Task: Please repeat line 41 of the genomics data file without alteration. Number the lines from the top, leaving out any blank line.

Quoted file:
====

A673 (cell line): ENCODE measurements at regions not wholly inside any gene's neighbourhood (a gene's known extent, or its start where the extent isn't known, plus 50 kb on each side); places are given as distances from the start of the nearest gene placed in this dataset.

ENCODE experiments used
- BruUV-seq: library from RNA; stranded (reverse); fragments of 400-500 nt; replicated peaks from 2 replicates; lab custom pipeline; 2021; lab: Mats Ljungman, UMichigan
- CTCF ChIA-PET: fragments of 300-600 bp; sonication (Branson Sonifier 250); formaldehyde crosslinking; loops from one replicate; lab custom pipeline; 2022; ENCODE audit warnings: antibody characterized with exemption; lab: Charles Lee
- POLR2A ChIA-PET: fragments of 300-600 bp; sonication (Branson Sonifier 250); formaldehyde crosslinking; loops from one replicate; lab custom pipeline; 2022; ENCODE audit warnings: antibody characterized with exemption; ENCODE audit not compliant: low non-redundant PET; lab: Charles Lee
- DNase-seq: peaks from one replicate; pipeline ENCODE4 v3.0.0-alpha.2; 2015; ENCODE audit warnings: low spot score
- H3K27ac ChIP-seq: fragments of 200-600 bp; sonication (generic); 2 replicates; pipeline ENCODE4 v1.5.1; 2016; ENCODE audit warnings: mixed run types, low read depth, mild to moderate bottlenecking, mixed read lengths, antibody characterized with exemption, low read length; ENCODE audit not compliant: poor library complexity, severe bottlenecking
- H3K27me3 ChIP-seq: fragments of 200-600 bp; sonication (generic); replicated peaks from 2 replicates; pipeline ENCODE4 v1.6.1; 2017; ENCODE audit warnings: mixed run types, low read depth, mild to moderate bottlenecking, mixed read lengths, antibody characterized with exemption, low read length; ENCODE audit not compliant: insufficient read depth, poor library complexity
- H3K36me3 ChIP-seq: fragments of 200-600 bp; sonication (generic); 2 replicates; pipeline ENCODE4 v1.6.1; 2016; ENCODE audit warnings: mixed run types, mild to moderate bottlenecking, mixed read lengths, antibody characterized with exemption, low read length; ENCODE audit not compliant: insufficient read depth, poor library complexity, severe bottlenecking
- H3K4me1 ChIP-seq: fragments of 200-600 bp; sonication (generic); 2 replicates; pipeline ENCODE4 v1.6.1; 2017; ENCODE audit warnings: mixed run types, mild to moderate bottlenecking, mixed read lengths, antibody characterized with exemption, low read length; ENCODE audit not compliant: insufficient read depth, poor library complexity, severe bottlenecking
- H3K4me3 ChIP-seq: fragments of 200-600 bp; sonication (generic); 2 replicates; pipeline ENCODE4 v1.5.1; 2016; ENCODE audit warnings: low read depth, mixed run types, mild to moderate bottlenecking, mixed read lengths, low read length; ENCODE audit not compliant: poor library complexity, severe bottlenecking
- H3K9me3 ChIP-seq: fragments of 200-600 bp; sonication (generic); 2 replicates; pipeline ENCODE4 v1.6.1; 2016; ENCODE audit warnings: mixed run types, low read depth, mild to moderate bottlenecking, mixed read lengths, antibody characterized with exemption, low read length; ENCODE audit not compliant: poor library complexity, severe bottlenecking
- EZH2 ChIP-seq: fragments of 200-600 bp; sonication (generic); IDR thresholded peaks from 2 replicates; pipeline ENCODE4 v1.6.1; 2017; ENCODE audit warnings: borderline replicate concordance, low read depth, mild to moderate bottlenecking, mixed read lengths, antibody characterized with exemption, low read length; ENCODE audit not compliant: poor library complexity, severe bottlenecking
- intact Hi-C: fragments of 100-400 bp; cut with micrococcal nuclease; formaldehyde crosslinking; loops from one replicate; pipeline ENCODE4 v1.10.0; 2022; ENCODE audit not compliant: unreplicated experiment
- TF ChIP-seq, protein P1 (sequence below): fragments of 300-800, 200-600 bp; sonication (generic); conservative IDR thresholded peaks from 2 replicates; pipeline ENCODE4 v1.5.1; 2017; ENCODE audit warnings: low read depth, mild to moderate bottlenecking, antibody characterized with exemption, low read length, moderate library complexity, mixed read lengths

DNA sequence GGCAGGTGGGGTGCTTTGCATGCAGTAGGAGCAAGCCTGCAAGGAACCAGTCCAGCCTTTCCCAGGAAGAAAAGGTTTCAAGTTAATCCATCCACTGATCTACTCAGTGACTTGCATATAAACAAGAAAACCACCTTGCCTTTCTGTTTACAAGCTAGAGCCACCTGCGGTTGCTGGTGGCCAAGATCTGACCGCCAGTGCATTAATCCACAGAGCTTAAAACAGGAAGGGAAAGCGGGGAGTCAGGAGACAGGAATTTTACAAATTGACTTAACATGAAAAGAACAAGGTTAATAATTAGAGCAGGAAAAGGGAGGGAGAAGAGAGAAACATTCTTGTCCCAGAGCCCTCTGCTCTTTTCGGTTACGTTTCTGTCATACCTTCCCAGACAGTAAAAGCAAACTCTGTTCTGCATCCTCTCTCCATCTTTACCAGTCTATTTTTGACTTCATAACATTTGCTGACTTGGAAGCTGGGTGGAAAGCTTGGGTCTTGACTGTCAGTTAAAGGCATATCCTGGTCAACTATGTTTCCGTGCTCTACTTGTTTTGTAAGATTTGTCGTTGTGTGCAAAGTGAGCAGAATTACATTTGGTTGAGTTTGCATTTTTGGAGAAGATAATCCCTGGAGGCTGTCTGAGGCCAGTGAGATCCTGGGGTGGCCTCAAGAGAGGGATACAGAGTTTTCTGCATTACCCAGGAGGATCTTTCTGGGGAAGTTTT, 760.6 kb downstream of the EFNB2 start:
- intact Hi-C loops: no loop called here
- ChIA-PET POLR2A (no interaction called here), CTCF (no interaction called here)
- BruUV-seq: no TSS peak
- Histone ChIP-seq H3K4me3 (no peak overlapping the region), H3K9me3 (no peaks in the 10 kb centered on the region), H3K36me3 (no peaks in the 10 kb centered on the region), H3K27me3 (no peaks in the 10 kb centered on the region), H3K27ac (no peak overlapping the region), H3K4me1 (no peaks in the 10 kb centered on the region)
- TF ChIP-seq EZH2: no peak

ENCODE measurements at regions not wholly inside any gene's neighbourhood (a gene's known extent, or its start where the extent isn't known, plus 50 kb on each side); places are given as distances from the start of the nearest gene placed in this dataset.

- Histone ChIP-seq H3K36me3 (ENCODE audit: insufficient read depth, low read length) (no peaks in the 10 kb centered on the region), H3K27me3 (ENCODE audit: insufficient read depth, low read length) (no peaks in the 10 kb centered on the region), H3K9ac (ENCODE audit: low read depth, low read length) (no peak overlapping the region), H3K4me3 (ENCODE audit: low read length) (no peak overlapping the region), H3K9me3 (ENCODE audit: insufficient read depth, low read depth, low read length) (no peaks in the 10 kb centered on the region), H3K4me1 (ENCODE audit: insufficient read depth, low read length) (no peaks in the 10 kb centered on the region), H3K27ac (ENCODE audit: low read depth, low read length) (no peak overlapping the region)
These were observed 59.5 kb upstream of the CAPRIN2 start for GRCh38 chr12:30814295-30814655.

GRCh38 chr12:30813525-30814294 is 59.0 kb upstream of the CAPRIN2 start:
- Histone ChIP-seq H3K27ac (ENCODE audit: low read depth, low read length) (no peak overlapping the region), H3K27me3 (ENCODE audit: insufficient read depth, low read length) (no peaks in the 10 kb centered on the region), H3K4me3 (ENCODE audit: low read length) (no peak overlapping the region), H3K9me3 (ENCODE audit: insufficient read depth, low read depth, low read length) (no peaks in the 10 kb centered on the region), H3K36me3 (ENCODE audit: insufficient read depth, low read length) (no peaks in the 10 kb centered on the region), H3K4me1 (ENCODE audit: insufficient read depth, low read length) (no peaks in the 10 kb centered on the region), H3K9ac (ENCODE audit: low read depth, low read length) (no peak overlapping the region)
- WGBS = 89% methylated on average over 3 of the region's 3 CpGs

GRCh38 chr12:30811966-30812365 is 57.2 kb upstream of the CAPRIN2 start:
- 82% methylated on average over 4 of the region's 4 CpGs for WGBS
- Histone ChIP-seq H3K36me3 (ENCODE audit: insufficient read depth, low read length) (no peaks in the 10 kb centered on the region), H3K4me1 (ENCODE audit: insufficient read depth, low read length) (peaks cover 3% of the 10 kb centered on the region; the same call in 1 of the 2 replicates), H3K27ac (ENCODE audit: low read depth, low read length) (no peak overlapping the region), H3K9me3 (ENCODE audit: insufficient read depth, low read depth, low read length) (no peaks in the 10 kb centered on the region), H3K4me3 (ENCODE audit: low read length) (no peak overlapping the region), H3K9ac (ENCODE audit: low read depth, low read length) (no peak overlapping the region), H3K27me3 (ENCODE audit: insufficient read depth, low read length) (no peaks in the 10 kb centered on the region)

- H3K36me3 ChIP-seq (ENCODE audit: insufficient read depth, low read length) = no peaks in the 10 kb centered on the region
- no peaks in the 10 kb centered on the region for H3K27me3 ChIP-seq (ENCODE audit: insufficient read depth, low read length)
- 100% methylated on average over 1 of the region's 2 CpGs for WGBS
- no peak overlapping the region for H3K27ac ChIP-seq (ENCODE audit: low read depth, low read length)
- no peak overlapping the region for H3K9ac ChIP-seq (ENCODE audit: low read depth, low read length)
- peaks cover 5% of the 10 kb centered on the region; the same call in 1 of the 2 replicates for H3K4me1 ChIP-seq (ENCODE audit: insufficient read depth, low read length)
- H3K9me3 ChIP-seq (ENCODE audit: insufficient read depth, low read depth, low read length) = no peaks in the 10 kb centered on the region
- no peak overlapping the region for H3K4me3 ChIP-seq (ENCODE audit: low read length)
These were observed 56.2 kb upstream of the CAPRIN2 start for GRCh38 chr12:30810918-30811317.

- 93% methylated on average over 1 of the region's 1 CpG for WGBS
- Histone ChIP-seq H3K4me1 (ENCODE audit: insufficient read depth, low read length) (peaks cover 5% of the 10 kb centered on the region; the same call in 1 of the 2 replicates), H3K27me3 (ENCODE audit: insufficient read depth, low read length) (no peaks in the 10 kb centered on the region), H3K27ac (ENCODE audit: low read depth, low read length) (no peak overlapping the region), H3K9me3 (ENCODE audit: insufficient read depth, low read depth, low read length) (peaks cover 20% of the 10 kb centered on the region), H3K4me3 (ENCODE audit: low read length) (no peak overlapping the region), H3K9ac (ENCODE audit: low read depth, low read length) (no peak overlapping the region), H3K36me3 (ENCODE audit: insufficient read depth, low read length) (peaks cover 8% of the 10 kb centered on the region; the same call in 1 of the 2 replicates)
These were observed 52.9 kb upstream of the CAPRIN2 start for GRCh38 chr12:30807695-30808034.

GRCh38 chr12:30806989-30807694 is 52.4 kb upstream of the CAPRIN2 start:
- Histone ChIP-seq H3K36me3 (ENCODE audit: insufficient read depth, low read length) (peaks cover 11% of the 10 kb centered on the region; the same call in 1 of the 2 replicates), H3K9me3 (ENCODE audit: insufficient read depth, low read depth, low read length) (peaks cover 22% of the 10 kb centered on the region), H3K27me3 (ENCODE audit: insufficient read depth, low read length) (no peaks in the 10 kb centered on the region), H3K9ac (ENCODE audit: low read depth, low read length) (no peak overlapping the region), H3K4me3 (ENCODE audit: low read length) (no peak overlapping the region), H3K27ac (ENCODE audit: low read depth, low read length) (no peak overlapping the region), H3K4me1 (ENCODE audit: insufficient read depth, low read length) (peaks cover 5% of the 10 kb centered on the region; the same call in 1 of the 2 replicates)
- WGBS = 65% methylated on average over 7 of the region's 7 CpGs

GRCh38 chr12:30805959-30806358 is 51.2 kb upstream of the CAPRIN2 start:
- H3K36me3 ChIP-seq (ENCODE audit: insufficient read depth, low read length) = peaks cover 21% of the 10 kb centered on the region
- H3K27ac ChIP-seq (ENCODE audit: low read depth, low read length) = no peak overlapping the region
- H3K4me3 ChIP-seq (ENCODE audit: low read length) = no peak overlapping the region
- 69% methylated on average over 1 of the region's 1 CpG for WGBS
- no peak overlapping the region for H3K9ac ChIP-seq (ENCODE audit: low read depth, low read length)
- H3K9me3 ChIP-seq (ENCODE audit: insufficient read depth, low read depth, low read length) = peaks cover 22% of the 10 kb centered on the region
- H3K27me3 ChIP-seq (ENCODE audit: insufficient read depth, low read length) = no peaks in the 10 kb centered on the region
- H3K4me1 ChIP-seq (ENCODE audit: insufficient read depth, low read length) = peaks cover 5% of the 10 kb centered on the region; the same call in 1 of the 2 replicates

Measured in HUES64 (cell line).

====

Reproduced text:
- Histone ChIP-seq H3K4me1 (ENCODE audit: insufficient read depth, low read length) (peaks cover 5% of the 10 kb centered on the region; the same call in 1 of the 2 replicates), H3K27me3 (ENCODE audit: insufficient read depth, low read length) (no peaks in the 10 kb centered on the region), H3K27ac (ENCODE audit: low read depth, low read length) (no peak overlapping the region), H3K9me3 (ENCODE audit: insufficient read depth, low read depth, low read length) (peaks cover 20% of the 10 kb centered on the region), H3K4me3 (ENCODE audit: low read length) (no peak overlapping the region), H3K9ac (ENCODE audit: low read depth, low read length) (no peak overlapping the region), H3K36me3 (ENCODE audit: insufficient read depth, low read length) (peaks cover 8% of the 10 kb centered on the region; the same call in 1 of the 2 replicates)